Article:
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Induced Pluripotent Stem Cells

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  • Induced Pluripotent Stem Cells

    I've been looking for some trial data for testing with these types of stem cells. Are there any major trial tests that have been performed on humans? So far I've used very briefly but I was wondering if there are any trial tests worth mentioning using iPSCs

  • #2
    I don't think there is any clinical trial for this. I also have looked into Scope website and could not find it. Shinya Yamanaka won a Nobel for this and he said
    The cell research is "entering the second stage," said professor Shinya Yamanaka, the head of Kyoto University's Center for iPS Cell Research and Application, or CiRA. Speaking to The Nikkei Wednesday during a conference marking the 10-year anniversary of his groundbreaking discovery, the Nobel laureate said he expects iPS research to be used to treat Parkinson's disease, as well as ailments affecting blood and cartilage, in the near future.

    His aim is to quickly establish a method to transplant nerve tissue created from iPS cells into patients. Kyoto University plans to test the treatment on Parkinson's patients as soon as this year or next. Regenerative medicine for blood platelets and cartilage is nearing the application stage.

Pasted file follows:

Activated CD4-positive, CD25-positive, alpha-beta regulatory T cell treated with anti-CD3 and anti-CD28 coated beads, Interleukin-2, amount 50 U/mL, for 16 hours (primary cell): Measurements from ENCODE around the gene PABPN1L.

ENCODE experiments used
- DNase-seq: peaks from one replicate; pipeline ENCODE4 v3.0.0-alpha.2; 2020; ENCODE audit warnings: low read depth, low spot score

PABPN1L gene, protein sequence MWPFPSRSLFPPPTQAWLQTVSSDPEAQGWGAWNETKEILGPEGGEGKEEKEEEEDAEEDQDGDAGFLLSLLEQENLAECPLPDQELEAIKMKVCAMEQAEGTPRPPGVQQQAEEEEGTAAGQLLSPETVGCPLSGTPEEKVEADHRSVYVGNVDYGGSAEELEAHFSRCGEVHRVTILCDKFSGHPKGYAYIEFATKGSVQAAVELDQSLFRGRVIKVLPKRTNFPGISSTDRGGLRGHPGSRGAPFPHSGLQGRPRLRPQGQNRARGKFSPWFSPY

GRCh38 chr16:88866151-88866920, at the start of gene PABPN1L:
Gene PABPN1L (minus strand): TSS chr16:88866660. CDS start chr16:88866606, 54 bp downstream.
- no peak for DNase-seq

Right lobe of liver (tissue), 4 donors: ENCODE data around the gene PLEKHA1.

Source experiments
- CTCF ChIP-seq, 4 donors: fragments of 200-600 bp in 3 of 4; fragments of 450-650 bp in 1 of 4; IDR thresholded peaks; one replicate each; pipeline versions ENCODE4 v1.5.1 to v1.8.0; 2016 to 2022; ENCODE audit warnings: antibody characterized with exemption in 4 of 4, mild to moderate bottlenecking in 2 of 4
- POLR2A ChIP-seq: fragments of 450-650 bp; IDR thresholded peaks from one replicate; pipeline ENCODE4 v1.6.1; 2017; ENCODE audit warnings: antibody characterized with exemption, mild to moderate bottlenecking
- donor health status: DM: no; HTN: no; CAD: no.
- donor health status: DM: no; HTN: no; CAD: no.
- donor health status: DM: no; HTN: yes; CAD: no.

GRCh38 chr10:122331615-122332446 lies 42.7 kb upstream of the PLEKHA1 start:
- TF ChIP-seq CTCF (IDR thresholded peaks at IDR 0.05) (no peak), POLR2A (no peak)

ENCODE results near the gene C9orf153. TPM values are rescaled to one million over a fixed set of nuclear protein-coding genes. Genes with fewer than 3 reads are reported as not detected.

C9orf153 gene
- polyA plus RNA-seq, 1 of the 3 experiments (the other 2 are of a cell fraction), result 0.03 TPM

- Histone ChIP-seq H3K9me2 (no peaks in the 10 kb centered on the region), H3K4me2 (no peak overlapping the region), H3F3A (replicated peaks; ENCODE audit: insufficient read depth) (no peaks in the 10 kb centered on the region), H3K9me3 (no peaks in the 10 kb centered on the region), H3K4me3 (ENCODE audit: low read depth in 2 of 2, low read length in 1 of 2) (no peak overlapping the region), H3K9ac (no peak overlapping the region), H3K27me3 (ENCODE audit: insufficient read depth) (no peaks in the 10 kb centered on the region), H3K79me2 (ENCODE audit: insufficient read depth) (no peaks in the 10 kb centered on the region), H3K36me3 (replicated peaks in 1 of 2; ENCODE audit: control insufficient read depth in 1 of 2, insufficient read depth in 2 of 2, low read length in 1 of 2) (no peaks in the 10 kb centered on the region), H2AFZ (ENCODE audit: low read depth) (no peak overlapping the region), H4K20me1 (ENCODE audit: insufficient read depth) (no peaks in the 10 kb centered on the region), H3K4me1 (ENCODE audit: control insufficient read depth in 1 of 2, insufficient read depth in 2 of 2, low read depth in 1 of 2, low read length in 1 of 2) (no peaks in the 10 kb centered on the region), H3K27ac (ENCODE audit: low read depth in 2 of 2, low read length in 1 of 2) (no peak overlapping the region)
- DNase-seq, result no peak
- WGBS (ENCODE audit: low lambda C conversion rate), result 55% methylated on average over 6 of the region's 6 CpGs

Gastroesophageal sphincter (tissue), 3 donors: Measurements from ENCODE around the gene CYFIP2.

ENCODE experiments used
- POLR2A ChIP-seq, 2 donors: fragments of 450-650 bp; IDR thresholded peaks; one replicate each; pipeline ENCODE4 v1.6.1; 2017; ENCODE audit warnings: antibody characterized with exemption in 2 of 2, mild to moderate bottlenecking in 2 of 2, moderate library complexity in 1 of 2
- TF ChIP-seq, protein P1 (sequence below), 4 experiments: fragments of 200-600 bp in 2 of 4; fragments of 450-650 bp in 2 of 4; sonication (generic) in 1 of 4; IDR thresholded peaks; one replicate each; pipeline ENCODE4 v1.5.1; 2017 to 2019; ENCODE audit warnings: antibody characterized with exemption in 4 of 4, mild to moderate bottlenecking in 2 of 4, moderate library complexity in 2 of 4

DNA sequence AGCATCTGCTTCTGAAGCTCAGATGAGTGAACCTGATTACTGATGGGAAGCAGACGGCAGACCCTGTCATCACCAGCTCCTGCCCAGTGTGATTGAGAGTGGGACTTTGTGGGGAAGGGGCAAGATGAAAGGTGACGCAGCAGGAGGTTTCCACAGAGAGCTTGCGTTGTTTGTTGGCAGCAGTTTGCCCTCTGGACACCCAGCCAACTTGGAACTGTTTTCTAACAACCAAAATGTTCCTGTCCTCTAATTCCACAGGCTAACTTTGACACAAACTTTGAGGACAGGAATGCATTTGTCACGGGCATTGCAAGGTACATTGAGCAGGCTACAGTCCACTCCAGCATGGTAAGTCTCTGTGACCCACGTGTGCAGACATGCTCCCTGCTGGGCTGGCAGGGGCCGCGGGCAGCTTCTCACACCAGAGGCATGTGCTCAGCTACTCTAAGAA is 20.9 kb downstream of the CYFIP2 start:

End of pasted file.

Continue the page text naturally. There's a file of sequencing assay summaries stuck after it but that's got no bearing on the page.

The cells were first put to medical use in 2014 when a patient suffering from age-related macular degeneration of the eyes received retinal tissue produced from iPS cells. Clinical research focusing on liver diseases is expected to start between 2019 and 2020, while similar research for kidney diseases will likely begin as early as 2025, according to the science ministry.


    • #3
      Ok, thanks. I was unsure whether they tried using iPSCs on humans or not. Any chance you came across testing on animals while looking?


      • #4
        I think there will be human clinical trials but no for SCI. It is for other diseases. You can see below: I heard him talk about using it also in SCI but that's all. Other diseases might be easier for them to start with because IPSC cells can turn onto any cells we want. It goes in close to the bad cells and attacks them. Basically creates a lot of soldiers close to the bad cells and then kills them. Hopefully some scientist will figure out how to fix SCI.

        CiRA entered into a joint research collaboration with Takeda Pharmaceutical at the end of last year, with the latter providing 20 billion yen in research assistance over 10 years. Reportedly, the partnership is already bearing fruit. The center also joined hands with Sumitomo Dainippon Pharma on Parkinson's research and Kyowa Hakko Kirin, another drugmaker, on cancer immunotherapy studies.
        The research center plans to tackle cancer and infectious diseases next. "I want to pursue new life-science research using iPS cells," said Yamanaka. He looks to open up a new department within the premises and utilize existing methods to research "next-generation techniques" that will turn cancer cells back into normal cells.
        "I also want to do research looking into infectious diseases like the Zika virus," said Yamanaka. Cells formed by iPS cells can be used to find out the workings of transmitted diseases, leading to cures, he said. "My dream is that a young person will come upon ideas I haven't thought of and win the Nobel Prize," he added.


        • #5
          Alright, thanks again.